UVA Health has launched a new Focused Ultrasound Cancer Immunotherapy Center. It aims to accelerate the pace of preclinical and clinical research of focused ultrasound (FUS) to augment immune responses against primary and metastatic cancer. The first-of-its-kind center positions UVA Health as the worldwide leader in translational FUS immuno-oncology research.
FUS Targets Non-Immunogenic Tumors
One of the center's three co-directors is David Brenin, MD, FACS, chief of the UVA Health division of breast and melanoma surgical services. He has been working with FUS technology for many years.
Several of his clinical trials have applied FUS in tandem with immunotherapy to treat benign and malignant breast tumors. Alone, each treatment lacks the impact they create when used together.
Individual Treatment Limitations
As Brenin notes, immunotherapy has been a game-changer for treating highly immunogenic tumors. But this approach doesn’t work for cancers that fall outside of that category.
"The problem is that most tumors — including those in the breast, esophagus, and pancreas — are not particularly immunogenic," he says.
With FUS, clinicians use image guidance to deposit non-ionizing thermal or mechanical acoustic energy into solid tumors. These high-energy soundwaves heat the tissue, physically disrupting it to kill cells. The resulting thermal injury creates a highly immunogenic pathology. This allows the body's immune system to detect the tumor and form an immune response.
But, according to Brenin, the immune response generated by FUS ablation alone typically lacks the momentum needed to effectively fight cancer.
The Power Combination
Brenin has found a powerful combination that enhances treatment efficacy. He explains that FUS can “convert non-immunogenic tumors into tumors that can be treated with immunotherapy."
And when FUS is combined with immunotherapy drugs, the body's immune response becomes significantly more potent.
"Combining FUS with immunotherapy overcomes the limitations of both, allowing more patients to respond and opening new fronts in the war against cancer," Brenin says.
FUS technology also can be used to enhance delivery of drugs and genes under image guidance. This can augment the effectiveness of immunotherapeutics, enabling more robust and prolonged responses to drugs, decreasing the doses needed.
Center Speeds Bench-to-Bedside Pipeline
In addition to clinical research driven by Brenin and co-director Craig L. Slingluff Jr., MD, the new center at UVA Health is aggressively pursuing preclinical research under the leadership of co-director Richard Price, PhD, professor of biomedical engineering in the School of Engineering and Applied Sciences. His bench science work helps determine how the center leverages the $8 million investment it received from the University of Virginia, the Commonwealth of Virginia, and the FUS Foundation.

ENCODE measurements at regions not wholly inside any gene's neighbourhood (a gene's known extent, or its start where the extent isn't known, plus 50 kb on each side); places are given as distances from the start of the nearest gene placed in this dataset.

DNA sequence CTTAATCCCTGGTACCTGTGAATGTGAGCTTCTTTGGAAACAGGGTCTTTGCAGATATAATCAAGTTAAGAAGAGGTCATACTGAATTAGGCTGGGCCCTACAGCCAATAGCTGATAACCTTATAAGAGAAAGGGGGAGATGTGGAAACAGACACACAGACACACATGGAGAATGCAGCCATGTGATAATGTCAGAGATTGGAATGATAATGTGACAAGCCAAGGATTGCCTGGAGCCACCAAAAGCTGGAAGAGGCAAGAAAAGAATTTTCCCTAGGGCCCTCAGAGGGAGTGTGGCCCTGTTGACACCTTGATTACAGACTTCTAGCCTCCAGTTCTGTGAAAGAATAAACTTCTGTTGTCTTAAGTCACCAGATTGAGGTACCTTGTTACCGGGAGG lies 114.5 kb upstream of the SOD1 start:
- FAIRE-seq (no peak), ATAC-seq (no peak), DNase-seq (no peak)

Among other priorities, the investment has funded a wide array of preclinical and clinical FUS equipment, along with numerous cores and facilities for immune cell profiling, molecular biology assays, MRI, and molecular imaging.
"Using FUS to improve immune response in tumors has been a focus of my research work for several years, and it's incredibly enticing to think of ways we can leverage this technology further," Price says. "Between work that we have done here at the University of Virginia and the work of the Focused Ultrasound Foundation, we've been moving forward in parallel. The new center will allow us to move ahead more rapidly and synergistically now."
Price says the bench-to-bedside pipeline for FUS existed before the center was established, but the timeframe — from animal study to IRB and FDA approval to begin clinical studies — took years. He is now creating positions and recruiting for senior scientists, postdoctoral students, and clinical and research support personnel to expedite the process.
"Not only are we creating jobs and offering internal funding opportunities to UVA Health investigators, we also are offering training opportunities that leverage focused ultrasound and cancer immunotherapy to students in UVA School of Medicine, the UVA Department of Biomedical Engineering, and the UVA Biomedical Sciences Graduate Program," Price says.
A Triumvirate of Expertise at UVA Health
Three groundbreaking cancer trials are already underway at the new center. Two of the trials pair FUS with an immunotherapy drug in patients with metastatic breast cancer or solid tumors. The third uses FUS plus chemotherapy to activate immune response in patients with early-stage breast cancers.
Brenin calls UVA Health the ideal academic institution at which to conduct this research and house a center of excellence like the Focused Ultrasound Cancer Immunotherapy Center. He points to the triumvirate of expertise that exists at the bench, in immunotherapy through the UVA Cancer Center Human Immune Therapy Center, and in clinical use of FUS to treat a variety of tumors and essential tremor in the brain.
"It is truly a multidisciplinary and interdepartmental collaboration effort focused on enhancing access to cutting-edge care, reducing costs, and ultimately improving quality of life and survival for patients," he says.